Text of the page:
Smartmom has always been a strong believer in public schools — so it’s no wonder that she feels angry, confused, and bitter when her friends, even those who are zoned for a good public school, send their kids to private school. For Buddha’s sake, one of the reasons that Smartmom and Hepcat moved to Park Slope in 1997 was because of PS 321.
Her pregnant belly bulging with Teen Spirit, Smartmom would randomly stop people on the street during their months of apartment hunting and ask:
“Is this street in PS 321?”
Even then, Smartmom felt like the cliché of the over-determined New York parent. She even wondered if they’d still be living in Brooklyn by the time Teen Spirit hit kindergarten. Maybe their ship would come in and they’d be able to move back to Manhattan.
That’s right. In the old days, Brooklyn was the booby prize, the place you had to move because you’d been priced out of Manhattan.
Sadly, Smartmom and Hepcat moved to the wrong side of Fifth Street. They didn’t know it at the time but only the north side of the street is “in the zone.”
Luckily, when Teen Spirit turned 3, Smartmom found an apartment in the zone and grabbed it as fast as you can say, “I love those limestones on Third Street.”
At the time, Teen Spirit was enrolled in a wonderful Montessori school called The Children’s House. It cost $11,000 and Teen Spirit had a great, if expensive, year. But, boy, were Smartmom and Hepcat thrilled to drop Teen Spirit off on his first day of first grade at his excellent — and by excellent, she means free — public school the following fall.
Almost immediately, Smartmom worried that she’d made a mistake. Compared to the hushed atmosphere at the Children’s House, Teen Spirit’s first public school classroom seemed chaotic.
Smartmom even wondered if the teacher knew how to control the class.
Hah. That teacher, who is now an assistant principal at PS 321, was smart, organized, imaginative, and compassionate: a real winner.
So much for public school misgivings.
That’s why when a friend recently told Smartmom that she’s choosing private over public, her first reaction was a little snarky: That’ll just make room for some kid whose parents can’t shell out $20,000 for kindergarten.
But then the dread set in: Is the Oh So Feisty One getting a good education in public school? Will she be prepared for the hyper-competitive world out there?
Then, when the apocalyptic dread wore off, she went ballistic.
Over the years, Smartmom has heard all kinds of reasons for writing the big private school checks. One friend, whose daughter went to pre-school with OSFO, once told Smartmom, “My kid is too sensitive for public school. She’s too delicate. She’ll get lost.”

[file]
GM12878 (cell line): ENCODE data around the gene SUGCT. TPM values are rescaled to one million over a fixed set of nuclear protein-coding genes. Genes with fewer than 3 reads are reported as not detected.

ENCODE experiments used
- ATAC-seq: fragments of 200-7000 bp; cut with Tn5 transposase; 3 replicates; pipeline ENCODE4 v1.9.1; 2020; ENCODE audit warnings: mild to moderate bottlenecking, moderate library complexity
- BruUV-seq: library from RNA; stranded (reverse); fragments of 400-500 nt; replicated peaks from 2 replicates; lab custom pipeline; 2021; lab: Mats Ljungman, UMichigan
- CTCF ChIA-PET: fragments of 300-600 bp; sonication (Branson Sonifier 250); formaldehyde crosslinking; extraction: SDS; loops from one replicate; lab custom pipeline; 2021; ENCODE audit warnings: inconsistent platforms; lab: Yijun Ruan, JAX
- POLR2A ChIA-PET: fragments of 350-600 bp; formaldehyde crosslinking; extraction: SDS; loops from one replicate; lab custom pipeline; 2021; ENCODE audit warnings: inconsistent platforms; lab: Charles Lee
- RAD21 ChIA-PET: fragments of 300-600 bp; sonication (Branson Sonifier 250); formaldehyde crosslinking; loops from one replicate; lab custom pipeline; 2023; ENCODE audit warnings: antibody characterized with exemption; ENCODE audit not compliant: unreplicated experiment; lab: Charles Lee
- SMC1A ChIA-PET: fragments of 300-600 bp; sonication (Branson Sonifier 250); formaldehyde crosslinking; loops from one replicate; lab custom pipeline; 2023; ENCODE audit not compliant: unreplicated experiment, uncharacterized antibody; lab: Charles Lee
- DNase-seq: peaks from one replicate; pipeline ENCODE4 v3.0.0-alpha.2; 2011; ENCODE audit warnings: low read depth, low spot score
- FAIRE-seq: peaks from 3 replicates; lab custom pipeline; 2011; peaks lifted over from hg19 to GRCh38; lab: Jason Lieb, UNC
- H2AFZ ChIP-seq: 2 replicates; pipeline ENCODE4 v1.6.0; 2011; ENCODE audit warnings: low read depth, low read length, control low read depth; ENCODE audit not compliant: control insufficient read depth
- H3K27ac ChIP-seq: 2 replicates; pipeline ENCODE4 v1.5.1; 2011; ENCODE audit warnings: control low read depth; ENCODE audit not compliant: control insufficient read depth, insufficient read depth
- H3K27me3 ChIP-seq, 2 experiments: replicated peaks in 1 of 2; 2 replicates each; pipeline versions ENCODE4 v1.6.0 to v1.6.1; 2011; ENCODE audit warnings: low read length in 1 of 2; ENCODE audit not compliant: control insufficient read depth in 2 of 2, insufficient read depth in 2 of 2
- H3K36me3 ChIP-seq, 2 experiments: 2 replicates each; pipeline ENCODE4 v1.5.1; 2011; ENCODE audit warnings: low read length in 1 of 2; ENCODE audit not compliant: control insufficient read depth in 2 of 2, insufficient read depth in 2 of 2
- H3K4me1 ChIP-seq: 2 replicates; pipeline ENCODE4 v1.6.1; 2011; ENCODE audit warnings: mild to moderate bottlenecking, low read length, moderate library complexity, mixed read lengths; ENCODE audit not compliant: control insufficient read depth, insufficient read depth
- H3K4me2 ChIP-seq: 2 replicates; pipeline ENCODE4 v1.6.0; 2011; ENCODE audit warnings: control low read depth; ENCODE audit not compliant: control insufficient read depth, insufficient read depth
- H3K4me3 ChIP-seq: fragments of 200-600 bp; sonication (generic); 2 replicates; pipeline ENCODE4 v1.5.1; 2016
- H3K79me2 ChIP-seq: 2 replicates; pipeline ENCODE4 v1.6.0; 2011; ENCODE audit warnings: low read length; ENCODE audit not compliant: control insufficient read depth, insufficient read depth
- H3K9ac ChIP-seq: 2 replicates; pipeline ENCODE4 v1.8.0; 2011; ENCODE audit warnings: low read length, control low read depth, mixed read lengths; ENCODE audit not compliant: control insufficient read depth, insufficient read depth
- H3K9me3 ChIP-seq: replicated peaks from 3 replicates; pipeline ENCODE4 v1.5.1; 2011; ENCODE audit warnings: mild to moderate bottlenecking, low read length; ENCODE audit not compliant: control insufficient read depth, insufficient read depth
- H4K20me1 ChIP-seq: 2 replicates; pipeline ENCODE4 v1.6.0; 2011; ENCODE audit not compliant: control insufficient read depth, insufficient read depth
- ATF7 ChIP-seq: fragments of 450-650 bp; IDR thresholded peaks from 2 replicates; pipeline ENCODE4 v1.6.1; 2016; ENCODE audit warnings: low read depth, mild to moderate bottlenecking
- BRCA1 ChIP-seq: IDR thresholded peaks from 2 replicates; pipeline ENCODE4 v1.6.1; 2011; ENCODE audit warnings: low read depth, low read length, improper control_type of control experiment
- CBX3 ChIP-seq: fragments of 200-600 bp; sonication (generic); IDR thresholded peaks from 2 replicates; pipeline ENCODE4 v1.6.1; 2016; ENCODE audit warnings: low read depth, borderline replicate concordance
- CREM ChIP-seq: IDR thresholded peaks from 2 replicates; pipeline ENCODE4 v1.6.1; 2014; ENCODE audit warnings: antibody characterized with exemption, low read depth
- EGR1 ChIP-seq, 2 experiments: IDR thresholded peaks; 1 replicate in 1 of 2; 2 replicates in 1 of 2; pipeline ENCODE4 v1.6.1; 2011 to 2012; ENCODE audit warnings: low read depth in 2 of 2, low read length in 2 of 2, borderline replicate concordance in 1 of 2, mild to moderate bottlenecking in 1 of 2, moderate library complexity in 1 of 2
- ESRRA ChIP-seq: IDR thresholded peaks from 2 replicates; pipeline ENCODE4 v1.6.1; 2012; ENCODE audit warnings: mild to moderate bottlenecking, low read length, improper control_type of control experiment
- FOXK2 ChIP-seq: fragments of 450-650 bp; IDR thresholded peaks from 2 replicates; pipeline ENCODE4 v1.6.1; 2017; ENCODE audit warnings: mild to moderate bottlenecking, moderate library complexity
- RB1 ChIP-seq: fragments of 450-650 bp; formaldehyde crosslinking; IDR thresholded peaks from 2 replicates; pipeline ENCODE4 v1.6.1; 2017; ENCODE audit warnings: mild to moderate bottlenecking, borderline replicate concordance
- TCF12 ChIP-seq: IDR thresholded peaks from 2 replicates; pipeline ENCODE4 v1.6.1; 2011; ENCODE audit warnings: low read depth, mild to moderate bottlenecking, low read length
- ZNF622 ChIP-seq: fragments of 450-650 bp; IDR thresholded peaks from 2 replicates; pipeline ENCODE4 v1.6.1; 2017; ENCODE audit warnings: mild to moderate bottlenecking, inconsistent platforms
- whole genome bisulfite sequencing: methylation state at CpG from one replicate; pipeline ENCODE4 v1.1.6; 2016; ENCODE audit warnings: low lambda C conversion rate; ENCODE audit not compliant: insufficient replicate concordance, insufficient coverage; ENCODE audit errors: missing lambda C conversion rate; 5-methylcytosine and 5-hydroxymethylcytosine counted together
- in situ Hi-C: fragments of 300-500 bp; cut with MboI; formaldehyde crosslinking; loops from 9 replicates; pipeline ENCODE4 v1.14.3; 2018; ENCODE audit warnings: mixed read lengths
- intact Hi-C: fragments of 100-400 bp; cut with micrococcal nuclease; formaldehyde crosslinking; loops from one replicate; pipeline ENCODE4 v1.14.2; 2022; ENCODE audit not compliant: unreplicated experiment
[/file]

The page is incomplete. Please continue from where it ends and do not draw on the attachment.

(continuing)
That made Smartmom think: What, my kid isn’t sensitive and delicate?
Yeah, right. Your kid is so delicate, she needs to be handled with boxing gloves.
Another friend who went private offered this rationale: “My kid is very smart, you see, and I’m worried that he won’t get the attention and level of instruction he deserves.”
This made Smartmom livid: So, your kid is too smart to go to school with my kid. Got it.
Another friend told her that public school is too diverse. “You know, bad influences, too many levels of intelligence, too many learning styles.”
It doesn’t take a private school graduate to see that comments like that contain some subtle and not so subtle hints of racism and classism. Sorry, your kid needs to be around kids who spend spring vacations in Gstaad and have beach houses in East Hampton. Hope they don’t get sunburned.
Some of the excuses make Smartmom laugh: “We only have one child and can splurge,” one friend told her. “We want him to have a special experience.”
Oh, your only son is more special than either of Smartmom’s kids.
Sure, some kids do need special school settings. But Brooklyn certainly has some excellent small public schools, like the Children’s School, which only has 250 kids (compared to 1,300 at PS 321); PS 39; the Brooklyn New School; or PS 107, where Dumb Editor sends his kid.
Smartmom knows there is a difference between public and private school. She herself went to progressive private schools after spending three years at public school.
She felt the difference as a child. The kids at the private school were richer, whiter and more likely to have a country house.
Smartmom does admit that middle school is a whole ’nother kettle of stinky fish. As there are no zoned middle schools, students must apply and it’s a harrowing process.
In preparation for next year, when OSFO will apply to middle school, Smartmom is getting pre-emptive shock treatments and is planning to start a Middle School Stress Meditation Circle for herself and other parents on weekday morning.
Who can blame anyone who wants to opt out of that? Of course, getting into private middle school is no piece of cake either. But once you’re in, you’re in — and you can keep your kids there until they graduate from high school.
So, the other day, when a neighbor told her that she was sending her daughter to a private middle school, Smartmom had a very civilized reaction.
Lucky you, she said with not a trace of envy (hah). Now you don’t have to worry about high school. What a break.
She did feel a pang of snark: What, all of the new schools aren’t good enough for you?
Later that same day, OSFO, who barely understands the difference between public and private, told Smartmom that she wants to go to the Berkeley Carroll School because one of her best friends may be going there.
Smartmom almost fell over. But then she gave it some thought.
You know, OSFO is such a sensitive child, a delicate one. Very smart. Very special…
Then, Smartmom remembered that Teen Spirit would be going to college in two years.
College and private school tuition? Simultaneously?
Like she said, Smartmom has always been a strong believer in public schools.